We have determined that we will feature this book for the May, 2017 book synopsis in Dallas.  Continue to monitor our website for information. 

Innovation + Communication – 2 Obvious Lessons From Apple’s Latest Big Event

Tim Cook at the June, 2012 WWDC

So, Apple had their newest big roll out yesterday.  (Watch the WWDC keynote here).  I am an Apple fan, but really only barely use my Apple devices (I have three; iMac, iPad, iPhone) to their capabilities.  But I loaded the Macrumors live blog of the event, glanced at it frequently, and followed along.  (And I kept looking for the announcement of the latest iMac, but, alas, it did not arrive.  My son assures me it is coming soon).

From the moment that Siri started it off, to the multiple announcements, the faithful seemed more than satisfied with the latest good news.  Here are two obvious lessons from yesterday’s event.  And, yes, they are obvious.  But the fact that they are obvious does not mean that other companies and organizations have figured out how to match Apple.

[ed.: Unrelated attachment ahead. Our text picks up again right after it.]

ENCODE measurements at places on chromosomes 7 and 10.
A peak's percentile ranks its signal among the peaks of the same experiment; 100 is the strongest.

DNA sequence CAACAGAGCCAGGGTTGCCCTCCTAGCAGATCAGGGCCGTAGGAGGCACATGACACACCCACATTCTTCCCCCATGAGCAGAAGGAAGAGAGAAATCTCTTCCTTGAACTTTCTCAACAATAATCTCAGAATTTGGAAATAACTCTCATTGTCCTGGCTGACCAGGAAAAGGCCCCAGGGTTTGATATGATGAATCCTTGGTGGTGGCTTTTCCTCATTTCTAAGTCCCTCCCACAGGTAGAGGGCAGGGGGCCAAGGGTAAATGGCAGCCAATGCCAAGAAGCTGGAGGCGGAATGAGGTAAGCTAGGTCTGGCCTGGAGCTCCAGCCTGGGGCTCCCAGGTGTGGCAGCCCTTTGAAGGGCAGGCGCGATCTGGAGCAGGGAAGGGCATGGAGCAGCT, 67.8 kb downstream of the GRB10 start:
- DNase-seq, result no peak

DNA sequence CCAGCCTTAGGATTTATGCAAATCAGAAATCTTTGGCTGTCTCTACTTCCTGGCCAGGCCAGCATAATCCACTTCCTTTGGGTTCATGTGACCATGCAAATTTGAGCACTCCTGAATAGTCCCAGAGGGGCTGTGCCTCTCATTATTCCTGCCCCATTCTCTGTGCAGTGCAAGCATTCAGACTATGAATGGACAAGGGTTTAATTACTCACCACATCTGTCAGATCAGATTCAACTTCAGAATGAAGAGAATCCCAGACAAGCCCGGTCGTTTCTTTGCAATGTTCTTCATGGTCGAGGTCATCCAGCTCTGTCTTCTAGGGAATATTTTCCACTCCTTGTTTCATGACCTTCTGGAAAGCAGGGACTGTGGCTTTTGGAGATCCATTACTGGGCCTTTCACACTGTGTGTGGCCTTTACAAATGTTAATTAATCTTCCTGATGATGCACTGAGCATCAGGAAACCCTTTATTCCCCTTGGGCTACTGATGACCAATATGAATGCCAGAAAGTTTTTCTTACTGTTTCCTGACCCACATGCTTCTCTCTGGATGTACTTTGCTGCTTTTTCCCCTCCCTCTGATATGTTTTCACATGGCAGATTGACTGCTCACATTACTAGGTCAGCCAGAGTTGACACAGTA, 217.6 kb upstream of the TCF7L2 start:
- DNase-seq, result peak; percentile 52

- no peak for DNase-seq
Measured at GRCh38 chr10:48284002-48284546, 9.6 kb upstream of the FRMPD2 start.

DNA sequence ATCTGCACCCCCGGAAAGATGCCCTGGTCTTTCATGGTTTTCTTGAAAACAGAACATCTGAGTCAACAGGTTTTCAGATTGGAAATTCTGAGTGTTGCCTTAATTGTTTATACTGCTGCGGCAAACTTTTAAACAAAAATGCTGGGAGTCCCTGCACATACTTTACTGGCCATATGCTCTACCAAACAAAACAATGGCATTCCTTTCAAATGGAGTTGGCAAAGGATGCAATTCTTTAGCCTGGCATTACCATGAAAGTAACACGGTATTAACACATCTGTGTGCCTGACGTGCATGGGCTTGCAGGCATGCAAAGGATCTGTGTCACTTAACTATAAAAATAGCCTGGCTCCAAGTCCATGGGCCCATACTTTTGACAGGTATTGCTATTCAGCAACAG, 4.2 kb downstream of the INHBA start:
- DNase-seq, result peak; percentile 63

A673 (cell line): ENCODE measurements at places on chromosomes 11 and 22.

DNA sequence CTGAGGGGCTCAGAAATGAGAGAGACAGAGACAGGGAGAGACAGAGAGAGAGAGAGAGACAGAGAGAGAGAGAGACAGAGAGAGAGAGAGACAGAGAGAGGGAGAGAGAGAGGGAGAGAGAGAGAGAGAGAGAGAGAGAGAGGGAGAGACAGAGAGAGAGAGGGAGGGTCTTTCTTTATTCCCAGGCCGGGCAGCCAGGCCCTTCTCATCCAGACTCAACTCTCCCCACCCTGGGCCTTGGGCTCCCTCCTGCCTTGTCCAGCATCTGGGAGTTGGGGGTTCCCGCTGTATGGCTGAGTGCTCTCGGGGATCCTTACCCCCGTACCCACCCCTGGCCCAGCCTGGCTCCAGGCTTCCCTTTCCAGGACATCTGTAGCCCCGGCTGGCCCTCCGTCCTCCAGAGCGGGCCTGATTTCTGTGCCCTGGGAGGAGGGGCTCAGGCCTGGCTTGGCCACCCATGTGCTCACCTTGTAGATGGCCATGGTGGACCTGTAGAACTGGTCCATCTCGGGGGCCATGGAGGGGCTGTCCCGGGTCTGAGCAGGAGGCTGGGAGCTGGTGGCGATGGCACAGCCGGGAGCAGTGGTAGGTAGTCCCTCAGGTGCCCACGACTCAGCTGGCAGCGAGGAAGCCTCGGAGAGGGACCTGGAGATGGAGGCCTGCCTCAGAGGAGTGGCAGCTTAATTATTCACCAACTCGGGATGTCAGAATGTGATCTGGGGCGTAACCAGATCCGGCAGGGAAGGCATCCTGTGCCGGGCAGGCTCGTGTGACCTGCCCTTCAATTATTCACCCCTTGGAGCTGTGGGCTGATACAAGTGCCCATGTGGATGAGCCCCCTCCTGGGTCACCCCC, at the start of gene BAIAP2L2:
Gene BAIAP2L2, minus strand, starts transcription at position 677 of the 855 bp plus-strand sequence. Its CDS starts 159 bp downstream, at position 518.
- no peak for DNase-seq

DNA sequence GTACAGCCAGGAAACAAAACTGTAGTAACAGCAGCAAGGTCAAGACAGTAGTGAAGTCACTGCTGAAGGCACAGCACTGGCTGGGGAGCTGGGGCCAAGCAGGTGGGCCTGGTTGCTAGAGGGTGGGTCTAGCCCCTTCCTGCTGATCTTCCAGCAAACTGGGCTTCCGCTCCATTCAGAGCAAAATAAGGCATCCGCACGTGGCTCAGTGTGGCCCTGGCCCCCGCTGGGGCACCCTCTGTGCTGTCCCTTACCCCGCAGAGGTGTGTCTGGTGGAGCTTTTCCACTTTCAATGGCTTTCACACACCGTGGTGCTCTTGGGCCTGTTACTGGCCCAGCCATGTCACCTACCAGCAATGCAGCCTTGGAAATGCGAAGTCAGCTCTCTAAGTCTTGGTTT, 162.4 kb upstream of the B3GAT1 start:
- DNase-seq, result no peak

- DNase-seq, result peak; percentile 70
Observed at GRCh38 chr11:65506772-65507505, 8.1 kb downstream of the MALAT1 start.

Lesson #1 – keep improving, keep tweaking, and keep innovating.  Make your really great products and services even greater.  Again and again.  From the devices to the software to the operating systems, what is insanely great about Apple now is better than what was insanely great about Apple a year ago, and we all know that by this time next year it will be even greater and better and cooler and “must have” all over again.  They give us great stuff now, and will keep on giving us greater stuff tomorrow and the day after tomorrow.

Phil Schiller introduces the new MacBook, “the most beautiful computer we’ve ever made.”

I don’t even understand all of the ways they make it better.  But I know it revolves around the entire package, the full constellation of offerings and capabilities – design, speed, (“faster, faster, faster, faster” – this was one of the mantras from yesterday) power, look, resolution, “retina display.”  Apple just keeps making every part of Apple, everything that is Apple, and everything that works with Apple, better.